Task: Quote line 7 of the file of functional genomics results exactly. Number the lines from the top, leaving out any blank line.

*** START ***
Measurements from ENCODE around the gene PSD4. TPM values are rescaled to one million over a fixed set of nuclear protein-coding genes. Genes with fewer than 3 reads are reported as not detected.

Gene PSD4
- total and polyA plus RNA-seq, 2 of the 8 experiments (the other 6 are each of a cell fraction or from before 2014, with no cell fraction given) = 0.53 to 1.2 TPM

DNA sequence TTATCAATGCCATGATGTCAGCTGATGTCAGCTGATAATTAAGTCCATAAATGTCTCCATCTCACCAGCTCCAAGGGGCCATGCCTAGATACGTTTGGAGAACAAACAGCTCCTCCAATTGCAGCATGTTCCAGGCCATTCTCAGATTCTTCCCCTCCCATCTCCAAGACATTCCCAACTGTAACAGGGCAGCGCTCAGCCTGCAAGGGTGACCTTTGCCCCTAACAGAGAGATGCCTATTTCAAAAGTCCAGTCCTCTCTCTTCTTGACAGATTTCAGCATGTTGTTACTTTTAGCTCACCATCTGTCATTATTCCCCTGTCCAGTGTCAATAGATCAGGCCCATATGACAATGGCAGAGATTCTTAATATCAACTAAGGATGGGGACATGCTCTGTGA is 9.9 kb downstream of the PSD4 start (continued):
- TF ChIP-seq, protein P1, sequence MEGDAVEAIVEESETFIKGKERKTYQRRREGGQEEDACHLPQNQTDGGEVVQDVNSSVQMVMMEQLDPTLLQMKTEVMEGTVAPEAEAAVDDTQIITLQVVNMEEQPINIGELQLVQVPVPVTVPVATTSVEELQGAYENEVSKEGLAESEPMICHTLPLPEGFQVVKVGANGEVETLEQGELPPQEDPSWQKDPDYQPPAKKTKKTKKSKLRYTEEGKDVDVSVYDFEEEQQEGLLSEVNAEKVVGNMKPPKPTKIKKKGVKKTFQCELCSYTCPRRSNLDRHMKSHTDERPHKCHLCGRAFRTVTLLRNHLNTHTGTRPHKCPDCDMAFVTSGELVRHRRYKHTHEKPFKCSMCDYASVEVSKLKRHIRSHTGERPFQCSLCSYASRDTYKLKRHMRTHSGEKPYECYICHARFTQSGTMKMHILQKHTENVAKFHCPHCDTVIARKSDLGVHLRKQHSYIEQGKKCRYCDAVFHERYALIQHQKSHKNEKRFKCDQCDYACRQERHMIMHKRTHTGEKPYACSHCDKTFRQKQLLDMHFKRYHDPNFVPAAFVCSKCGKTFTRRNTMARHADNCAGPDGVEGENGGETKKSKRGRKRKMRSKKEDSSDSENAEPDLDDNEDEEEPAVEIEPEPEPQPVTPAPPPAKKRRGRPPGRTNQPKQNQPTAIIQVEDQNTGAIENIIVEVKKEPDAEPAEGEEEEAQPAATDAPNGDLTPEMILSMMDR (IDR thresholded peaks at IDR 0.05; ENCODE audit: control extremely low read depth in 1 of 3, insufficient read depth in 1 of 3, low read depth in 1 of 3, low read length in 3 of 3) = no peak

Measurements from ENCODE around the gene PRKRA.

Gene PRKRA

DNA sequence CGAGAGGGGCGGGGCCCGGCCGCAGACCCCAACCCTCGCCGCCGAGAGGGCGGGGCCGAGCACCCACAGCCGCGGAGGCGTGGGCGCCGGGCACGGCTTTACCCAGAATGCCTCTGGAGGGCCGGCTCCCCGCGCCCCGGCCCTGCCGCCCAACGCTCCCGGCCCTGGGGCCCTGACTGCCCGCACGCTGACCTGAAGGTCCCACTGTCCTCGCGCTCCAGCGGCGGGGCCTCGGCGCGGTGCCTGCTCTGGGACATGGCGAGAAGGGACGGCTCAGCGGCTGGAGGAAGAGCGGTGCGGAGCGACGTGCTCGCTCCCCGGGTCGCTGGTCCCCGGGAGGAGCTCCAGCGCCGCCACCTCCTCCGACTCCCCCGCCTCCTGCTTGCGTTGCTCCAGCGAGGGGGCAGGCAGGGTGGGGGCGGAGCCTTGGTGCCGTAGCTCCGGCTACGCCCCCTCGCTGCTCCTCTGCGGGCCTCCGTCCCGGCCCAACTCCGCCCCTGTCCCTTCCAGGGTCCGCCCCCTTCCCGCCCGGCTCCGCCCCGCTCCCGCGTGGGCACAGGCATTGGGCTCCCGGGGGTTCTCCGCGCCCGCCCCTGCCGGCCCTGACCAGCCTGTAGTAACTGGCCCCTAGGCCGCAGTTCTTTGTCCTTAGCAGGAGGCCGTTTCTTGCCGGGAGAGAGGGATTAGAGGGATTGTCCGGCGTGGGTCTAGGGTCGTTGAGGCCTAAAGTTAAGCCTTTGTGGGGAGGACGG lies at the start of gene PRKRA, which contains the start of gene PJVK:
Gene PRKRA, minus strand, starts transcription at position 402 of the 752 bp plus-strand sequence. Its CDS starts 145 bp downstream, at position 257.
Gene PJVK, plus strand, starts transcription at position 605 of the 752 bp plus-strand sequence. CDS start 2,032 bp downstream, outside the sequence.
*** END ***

Gene PRKRA